“To me, the Singapore casinos are what we used to call in the industry ‘city centre’ type casinos. You can promote overseas business and bring in specialised tourism, but if you don’t capture your local market, you’re going to go broke,” states the source.
“Why would anyone from mainland China want to bypass Macau? Macau has got better facilities for Chinese visitors than Singapore will ever have. No one from China is going to over fly Macau and spend another three or four hours on an aeroplane just to go to Singapore,” adds the insider.
“I think 85% to 90% of the business could be ‘Singaporeans’. I include in that figure tourists staying with friends and family. They make up a lot of the visitors to Singapore.
“The fact that government and the operators are saying this is going to generate foreign tourism is possibly a bit of a pipe dream. Singapore is an expensive destination. It’s more expensive than Hong Kong, and more than twice the price of Macau, when costs such as accommodation, meals and transport are factored in. For many overseas tourists it’s not going to be attractive, though I imagine there will be some opportunity business.”
In 2008, Singapore’s average daily room rate (ADR) hit S$245—that’s US$175 at current exchange rates. In January this year, the ADR in Singapore stood at S$187 (US$137). Macau’s ADR for January 2010 was 1,044 patacas (US$130). The Las Vegas ADR for that month was US$99.75.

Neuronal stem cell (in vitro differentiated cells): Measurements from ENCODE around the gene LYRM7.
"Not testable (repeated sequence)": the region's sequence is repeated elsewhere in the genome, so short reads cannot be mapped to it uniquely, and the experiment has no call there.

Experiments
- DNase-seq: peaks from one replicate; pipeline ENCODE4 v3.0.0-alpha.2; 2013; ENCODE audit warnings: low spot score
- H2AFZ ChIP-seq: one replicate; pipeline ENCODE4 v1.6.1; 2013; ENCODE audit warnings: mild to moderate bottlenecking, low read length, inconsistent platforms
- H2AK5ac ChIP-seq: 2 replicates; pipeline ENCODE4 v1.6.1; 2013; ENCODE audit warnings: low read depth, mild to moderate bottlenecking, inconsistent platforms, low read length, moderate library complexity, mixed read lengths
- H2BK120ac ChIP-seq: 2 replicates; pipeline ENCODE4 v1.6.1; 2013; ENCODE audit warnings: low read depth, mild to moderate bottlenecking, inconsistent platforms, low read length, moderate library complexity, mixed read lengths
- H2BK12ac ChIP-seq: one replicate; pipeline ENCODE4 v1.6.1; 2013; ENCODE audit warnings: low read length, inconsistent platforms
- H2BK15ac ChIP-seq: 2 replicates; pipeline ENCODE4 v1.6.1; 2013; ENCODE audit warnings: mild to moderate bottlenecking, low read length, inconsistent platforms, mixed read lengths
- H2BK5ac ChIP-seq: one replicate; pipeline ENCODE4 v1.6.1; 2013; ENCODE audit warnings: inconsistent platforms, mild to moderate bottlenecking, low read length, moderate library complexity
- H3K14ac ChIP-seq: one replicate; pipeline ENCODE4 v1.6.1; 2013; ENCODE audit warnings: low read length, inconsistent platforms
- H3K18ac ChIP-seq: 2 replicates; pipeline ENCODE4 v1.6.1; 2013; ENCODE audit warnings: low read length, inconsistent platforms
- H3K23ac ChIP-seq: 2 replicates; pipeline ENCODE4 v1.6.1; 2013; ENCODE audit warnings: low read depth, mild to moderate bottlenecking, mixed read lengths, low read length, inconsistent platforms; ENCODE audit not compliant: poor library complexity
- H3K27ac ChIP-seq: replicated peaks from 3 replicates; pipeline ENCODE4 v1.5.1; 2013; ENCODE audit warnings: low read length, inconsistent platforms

And as Inside Asian Gaming reported in recent issues, it’s highly unlikely any junket operators with mainland China customers will be able to set up business in the Lion City.
“Not one of the major junkets in Macau—no disrespect to any of them—would pass muster in terms of Singapore’s reporting requirements for junkets,” states the source.
“Singapore has made itself the most difficult jurisdiction to go through in the world. The process is just horrendous, and most people will not pass. “It’s all about knowing everything about your financial background. People are not going to just give that information up for fun.”
“In my view, MBS has got to be the favourite for domination of the Singapore market. Genting have done themselves a lot of damage with a half-baked launch. They’ve invested so much money, you can understand why they wanted to open the doors quickly. The problem is they’ve done so with not enough staff and without enough thought about what they were doing. It’s not, in my view, a well-planned casino. I really hope they get things right soon. They will need to, or LVS could leave them trailing.”